December 14, 2018

Context

Parks Canada’s mandate is to protect and present nationally significant examples of Canada’s natural and cultural heritage while fostering public understanding, appreciation and enjoyment in ways that ensure their ecological and commemorative integrity are preserved for present and future generations.

To fulfill its mandate, Parks Canada team members work at sites in every corner of Canada and collaborate with Indigenous peoples, communities, businesses, and nongovernmental organizations. As a federal government agency, reporting to the Minister of Environment and Climate Change, Parks Canada is accountable to all Canadians and responsible for the delivery of programs related to national parks, national historic sites and national marine conservation areas across the country.

The mountain national parks of Banff, Jasper, Kootenay, Yoho, Waterton Lakes, Mount Revelstoke and Glacier are part of Canada’s most pristine natural landscapes, with 23,000 square kilometers of protected wilderness. Dotted into this wilderness are the five communities, and various commercial operators including the four mountain park ski areas of Skiing Louise, Sunshine Village, Mount Norquay and Marmot Basin.

Limits to development in the mountain national parks were established in the late 1990’s and early 2000’s as a result of extensive analysis and public involvement. The process was completed for communities and outlying commercial accommodations, so that commercial development would only occur within clearly prescribed limits and conditions. Ski areas are among the largest commercial leaseholders in national parks and as a result of their operations and development, they can have significant impacts on the local and regional park ecology. They also contribute significantly to visitor experience and the regional and national economy. Application of limits to development to ski areas, similar to those applied in communities and outlying commercial accommodations, commenced in 2000 with the Ski Area Management Guidelines, which were revised in 2006.

Site Guidelines

  • Protect and Restore Ecological Integrity
  • Facilitate National Park Experiences
  • Support Sustainable Business Planning

Under the framework provided by Parks Canada’s Ski Area Management Guidelines, all national park ski areas are required to develop site guidelines for approval by the Parks Canada Chief Executive Officer (CEO). Site Guidelines are resort specific development limits and direction that ensure ecological integrity, contribute to visitor experience and support sustainable business planning. They are the responsibility of Parks Canada to develop in collaboration with the ski resort operator. Once approved, the site guidelines provide ongoing policy direction for any decisions associated with the management of that ski area and provide direction for the development of long range plans.

The site guidelines process has been completed for Mount Norquay, Marmot Basin and Lake Louise, leading to a net increase in designated wilderness in Banff and Jasper national parks and planned development at these areas to improve visitor experience while accomplishing ecological gains. Sunshine Village is the last remaining ski area to complete the site guidelines process and have their leasehold boundaries identified through Schedule 5 of the Canada National Parks Act.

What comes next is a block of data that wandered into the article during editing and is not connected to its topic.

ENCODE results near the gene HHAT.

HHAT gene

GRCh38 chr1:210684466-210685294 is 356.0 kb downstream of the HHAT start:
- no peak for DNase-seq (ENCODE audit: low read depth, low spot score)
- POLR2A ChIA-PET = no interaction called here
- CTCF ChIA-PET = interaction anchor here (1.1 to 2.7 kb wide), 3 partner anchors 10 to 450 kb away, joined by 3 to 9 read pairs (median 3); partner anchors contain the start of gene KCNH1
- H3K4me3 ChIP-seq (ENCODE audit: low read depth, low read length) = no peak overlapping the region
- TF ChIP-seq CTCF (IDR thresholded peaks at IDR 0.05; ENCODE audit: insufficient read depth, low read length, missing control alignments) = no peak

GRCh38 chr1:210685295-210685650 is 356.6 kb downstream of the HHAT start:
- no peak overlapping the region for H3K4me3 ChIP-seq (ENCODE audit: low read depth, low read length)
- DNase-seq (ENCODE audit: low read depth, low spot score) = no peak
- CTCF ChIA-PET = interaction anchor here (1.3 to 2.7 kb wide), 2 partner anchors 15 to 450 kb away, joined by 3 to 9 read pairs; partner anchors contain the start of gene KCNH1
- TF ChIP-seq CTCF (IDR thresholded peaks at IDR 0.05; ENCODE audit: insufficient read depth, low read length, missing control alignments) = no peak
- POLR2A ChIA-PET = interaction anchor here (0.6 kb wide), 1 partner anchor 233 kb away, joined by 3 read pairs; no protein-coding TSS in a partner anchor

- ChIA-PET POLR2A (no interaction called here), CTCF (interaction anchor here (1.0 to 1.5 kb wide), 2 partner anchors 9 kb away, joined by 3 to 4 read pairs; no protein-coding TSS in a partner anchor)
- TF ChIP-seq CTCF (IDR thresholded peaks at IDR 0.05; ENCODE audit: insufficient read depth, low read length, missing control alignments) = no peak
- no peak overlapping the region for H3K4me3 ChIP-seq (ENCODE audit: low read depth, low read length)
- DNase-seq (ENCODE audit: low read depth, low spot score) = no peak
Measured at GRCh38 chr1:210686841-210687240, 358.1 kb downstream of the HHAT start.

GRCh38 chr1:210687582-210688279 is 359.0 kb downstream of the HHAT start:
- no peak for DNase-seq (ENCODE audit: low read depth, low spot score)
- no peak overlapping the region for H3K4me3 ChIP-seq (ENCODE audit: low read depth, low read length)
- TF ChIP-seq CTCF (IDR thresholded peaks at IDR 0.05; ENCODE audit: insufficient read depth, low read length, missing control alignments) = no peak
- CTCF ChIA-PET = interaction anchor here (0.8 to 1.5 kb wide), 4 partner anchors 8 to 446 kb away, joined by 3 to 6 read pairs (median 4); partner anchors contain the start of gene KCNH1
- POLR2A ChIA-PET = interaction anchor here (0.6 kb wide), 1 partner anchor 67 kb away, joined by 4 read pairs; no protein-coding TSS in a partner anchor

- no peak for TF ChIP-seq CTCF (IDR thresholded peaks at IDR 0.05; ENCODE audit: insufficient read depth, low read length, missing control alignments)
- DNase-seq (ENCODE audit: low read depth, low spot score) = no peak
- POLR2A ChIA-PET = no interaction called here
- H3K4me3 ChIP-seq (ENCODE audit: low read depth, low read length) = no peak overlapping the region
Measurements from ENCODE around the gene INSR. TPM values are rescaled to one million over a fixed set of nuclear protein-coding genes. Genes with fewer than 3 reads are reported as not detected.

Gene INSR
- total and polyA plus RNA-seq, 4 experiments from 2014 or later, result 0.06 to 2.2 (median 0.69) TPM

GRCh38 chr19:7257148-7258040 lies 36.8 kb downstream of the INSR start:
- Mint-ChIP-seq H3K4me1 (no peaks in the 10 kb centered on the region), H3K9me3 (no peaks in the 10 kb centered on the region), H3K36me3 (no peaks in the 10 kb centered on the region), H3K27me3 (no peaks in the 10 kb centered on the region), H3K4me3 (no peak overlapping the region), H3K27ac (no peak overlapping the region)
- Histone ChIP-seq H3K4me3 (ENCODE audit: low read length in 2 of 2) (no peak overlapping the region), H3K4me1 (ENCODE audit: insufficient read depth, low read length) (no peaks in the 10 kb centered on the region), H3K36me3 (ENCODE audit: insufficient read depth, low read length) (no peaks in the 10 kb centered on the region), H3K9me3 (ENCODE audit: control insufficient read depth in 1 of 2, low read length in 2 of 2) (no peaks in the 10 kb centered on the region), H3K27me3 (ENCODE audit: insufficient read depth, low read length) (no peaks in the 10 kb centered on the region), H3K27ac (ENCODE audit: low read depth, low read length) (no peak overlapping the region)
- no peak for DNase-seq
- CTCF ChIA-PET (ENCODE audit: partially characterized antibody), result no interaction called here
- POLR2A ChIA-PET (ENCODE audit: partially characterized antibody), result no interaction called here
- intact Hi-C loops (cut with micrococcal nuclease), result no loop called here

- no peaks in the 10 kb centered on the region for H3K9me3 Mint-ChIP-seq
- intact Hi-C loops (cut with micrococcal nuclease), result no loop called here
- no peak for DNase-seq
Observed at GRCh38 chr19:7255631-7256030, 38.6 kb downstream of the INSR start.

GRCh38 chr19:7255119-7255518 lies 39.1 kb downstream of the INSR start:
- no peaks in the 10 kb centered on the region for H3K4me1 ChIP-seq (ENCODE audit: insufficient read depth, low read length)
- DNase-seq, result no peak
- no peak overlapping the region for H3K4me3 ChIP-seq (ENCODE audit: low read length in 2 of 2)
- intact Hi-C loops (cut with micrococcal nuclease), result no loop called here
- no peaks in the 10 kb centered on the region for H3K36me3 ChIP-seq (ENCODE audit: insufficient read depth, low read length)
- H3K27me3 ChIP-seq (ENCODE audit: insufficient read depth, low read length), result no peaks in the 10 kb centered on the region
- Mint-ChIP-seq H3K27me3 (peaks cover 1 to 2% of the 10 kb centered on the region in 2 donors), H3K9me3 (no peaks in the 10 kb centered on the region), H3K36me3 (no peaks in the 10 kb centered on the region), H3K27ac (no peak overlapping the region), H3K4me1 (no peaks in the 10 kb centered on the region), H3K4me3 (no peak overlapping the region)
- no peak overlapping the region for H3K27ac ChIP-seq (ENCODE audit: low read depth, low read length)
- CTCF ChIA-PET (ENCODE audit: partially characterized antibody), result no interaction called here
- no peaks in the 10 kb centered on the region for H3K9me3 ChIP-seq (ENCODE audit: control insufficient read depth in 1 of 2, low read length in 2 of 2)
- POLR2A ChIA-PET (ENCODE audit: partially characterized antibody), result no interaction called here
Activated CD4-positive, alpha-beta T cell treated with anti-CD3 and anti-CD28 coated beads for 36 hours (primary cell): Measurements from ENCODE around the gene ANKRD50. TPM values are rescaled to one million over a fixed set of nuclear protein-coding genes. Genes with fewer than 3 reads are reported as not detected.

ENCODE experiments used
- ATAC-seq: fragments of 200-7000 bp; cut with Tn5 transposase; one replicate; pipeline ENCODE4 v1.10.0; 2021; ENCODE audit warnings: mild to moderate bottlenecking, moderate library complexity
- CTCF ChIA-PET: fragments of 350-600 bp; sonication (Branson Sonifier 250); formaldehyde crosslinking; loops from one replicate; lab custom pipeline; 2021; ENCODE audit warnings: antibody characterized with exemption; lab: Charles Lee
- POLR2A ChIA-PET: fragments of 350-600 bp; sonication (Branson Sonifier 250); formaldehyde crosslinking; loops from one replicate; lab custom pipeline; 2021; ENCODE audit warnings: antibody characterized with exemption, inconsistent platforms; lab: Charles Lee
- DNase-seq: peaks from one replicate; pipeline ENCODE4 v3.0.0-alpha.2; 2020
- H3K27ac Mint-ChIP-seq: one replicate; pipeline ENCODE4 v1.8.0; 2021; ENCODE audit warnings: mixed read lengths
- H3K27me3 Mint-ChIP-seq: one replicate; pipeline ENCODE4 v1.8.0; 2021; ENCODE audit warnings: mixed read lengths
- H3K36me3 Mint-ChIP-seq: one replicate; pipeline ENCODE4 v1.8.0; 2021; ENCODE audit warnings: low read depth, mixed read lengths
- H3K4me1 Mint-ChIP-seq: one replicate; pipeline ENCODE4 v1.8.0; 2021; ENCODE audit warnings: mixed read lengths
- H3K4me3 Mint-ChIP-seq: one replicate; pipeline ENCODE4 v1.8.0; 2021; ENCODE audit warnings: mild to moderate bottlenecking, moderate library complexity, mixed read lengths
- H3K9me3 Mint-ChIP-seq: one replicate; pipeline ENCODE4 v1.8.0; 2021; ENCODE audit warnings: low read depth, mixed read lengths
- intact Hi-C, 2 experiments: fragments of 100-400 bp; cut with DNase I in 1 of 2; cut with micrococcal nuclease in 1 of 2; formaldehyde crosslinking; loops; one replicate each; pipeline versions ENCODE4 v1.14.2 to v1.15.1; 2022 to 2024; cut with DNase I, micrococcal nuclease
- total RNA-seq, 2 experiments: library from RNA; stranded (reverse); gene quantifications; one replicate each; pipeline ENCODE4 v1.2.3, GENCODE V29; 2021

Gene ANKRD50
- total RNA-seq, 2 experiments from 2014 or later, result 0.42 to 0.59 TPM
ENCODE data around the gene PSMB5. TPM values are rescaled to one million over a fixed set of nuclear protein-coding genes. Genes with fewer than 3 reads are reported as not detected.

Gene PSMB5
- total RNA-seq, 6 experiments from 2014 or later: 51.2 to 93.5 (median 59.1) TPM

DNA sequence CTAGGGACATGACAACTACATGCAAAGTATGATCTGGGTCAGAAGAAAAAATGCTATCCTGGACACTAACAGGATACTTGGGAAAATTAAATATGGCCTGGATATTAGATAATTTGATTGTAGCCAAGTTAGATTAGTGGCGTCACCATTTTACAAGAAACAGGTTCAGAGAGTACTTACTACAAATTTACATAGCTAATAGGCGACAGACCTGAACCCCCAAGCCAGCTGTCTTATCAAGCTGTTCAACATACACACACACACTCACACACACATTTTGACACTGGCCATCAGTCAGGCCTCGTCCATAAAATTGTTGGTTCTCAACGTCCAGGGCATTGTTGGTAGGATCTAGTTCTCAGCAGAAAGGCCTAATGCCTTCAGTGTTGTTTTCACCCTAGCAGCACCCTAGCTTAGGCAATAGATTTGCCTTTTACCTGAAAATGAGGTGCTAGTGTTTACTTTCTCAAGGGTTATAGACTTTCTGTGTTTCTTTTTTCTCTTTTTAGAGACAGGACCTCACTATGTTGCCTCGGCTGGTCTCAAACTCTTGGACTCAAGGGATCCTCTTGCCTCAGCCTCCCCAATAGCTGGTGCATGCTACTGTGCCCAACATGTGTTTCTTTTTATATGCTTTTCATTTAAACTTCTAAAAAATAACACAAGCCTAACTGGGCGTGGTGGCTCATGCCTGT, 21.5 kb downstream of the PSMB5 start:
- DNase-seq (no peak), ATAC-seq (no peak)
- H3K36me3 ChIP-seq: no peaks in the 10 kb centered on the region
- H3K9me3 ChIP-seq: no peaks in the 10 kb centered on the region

The site guidelines were developed by Parks Canada using the same criteria as applied to other national park ski areas, in consultation with the ski resort operator as well as internal and external specialists, who provided expert advice on visitor experience, visitor safety, environmental impacts and ski industry standards.

The Site Guidelines Review Process

In the interest of openness and transparency, draft site guidelines are made available to the public for review and comment. Indigenous groups are engaged prior to approving the guidelines. Public review and Indigenous engagement on land use and development is fundamental to Parks Canada in order to ensure the final site guidelines are clear, consider different perspectives, and address gaps, areas of concern or ambiguity.

Parks Canada shared the draft site guidelines for the Sunshine Village Ski Resort with the public and simultaneously conducted Indigenous engagement, from June 21 to August 19, 2018. The 60-day review period was longer than the site guidelines review process for any of the other mountain national park ski resorts.

During the review period, comments were received via:

  • An online platform managed by Parks Canada;
  • An online platform managed by the ski area operator;
  • An open house held in Banff on July 31, 2018;
  • Individual letters and emails to Parks Canada; and
  • In-person meetings, as requested.

All comments received through the public review and Indigenous engagement program were documented and carefully considered by Parks Canada specialists and in some cases, analysed by external experts.

Indigenous Participation

Parks Canada notified local and regional Indigenous communities of the site guidelines review process, providing key background information and the opportunity for in-person meetings. Three Indigenous groups expressed an interest in learning more about the site guidelines, and two groups met directly with the project team to ask questions, share ideas and provide feedback and/or concerns.

Through the engagement process, Parks Canada became aware of the interests of the Indigenous communities, which were to ensure:

  • Indigenous historical presence and perspective on the land is presented to skiers in promotions and educational activities;
  • engagement by the operator with Indigenous communities as future development and land use proposals are advanced through long range planning; and